Laminitis/Founder in Horses


9 Years
Jul 26, 2010
The takeaway message:

It's spring and the grass is starting to grow. It's time to start thinking about preventing laminitis in your horses. Laminitis can occur at any time of year, but spring is an especially dangerous time as grass is growing very fast in spring. To prevent laminitis:

1.) Restrict spring grazing to 10 min a day
2.) Lock up your concentrates, bagged feeds, supplements
3.) Keep horses slim and in work

Laminitis is also called 'fever in the feet' and 'founder'.

Laminitis affects the whole body, the the obvious damage is in the feet. It often affects the front feet, but can affect one foot or all 4.

It can be from mild to severe. It can cause pain, cripple the horse, even kill it(or require mercy euthenization).

What is laminitis?

Inflammation of the feet (the lamina, or support system, inside the hooves)

What is founder?
The resulting damage - shifting downward of the bones of the foot

Why do horses get laminitis?
Horses are designed to eat small, frequent meals and can't handle overloads of rich feed.

What brings on founder?
--Usually, overeating
--Overworking an unfit horse (too long, too fast, or on a hard surface)
--Poisoning(black walnut, for example), toxemia
--Some illnesses.

How does management affect founder risk?
--Feeding fewer and larger meals of concentrated feeds
--Feeding less hay than recommended
--Not exercising horses regularly
--Allowing unrestricted grazing during periods of fast pasture plant growth(season, rains, fertilizers)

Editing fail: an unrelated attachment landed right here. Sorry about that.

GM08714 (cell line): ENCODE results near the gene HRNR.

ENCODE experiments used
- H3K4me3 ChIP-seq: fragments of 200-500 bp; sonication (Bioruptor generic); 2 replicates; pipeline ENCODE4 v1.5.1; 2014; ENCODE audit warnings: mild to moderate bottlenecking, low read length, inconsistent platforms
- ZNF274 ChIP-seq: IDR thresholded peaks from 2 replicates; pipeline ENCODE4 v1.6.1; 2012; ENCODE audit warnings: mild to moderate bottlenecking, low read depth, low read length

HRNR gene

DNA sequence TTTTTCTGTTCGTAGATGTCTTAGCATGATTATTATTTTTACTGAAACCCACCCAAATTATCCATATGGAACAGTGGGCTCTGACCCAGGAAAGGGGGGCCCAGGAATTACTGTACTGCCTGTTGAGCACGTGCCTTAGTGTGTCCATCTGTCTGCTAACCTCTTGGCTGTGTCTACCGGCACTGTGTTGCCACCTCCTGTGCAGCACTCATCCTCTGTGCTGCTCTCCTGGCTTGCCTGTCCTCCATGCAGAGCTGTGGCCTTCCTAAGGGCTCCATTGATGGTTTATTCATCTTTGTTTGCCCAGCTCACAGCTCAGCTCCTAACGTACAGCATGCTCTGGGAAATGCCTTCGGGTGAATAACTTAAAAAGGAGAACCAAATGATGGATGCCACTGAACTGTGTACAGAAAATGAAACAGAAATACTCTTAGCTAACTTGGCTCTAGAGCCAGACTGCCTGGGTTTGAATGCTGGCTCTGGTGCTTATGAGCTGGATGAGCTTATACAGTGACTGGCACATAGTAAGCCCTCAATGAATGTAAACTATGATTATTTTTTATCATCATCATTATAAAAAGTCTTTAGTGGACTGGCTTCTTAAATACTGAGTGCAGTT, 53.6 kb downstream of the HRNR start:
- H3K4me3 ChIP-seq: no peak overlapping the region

Are certain horses more at risk?
--Almost any hoofed animal can get laminitis
--Overweight horses
--Many small pony breeds and crosses to those breeds
--Horses that have had laminitis before
--Horses with thyroid deficiency, insulin resistance

What are the signs of laminitis?
--Horse is unwilling to move
--If forced to move, horse moves forward with slow, crouching gait, tries to put feet back on ground quickly
--Horse is trying to stand in a way that takes weight off front feet - stands with hind feet placed further forward, etc
--Horse's feet may feel abnormally warm
--Hard digital pulse

What should you do?
--Do not exercise or walk the horse
--Remove all feed
--Bed the horse in supportive, cushioning, but not overly deep bedding
--Start taking pulse, respiration and heart rate hourly - write it down
--You can minimize damage by getting the vet there as fast as possible
--Call your veterinarian and have him/her come out immediately
--Make sure you ask your vet what s/he wants you to do while you wait for the vet to arrive
--Older treatments (bute, ice/cold water) are now questioned
--Banamine is considered more effective now
--Vet must administer mineral oil by tube to get it where it will help(tubing must be done only by a vet or tech)
--Other drugs are used to minimize absorption of toxins, encourage normal blood circulation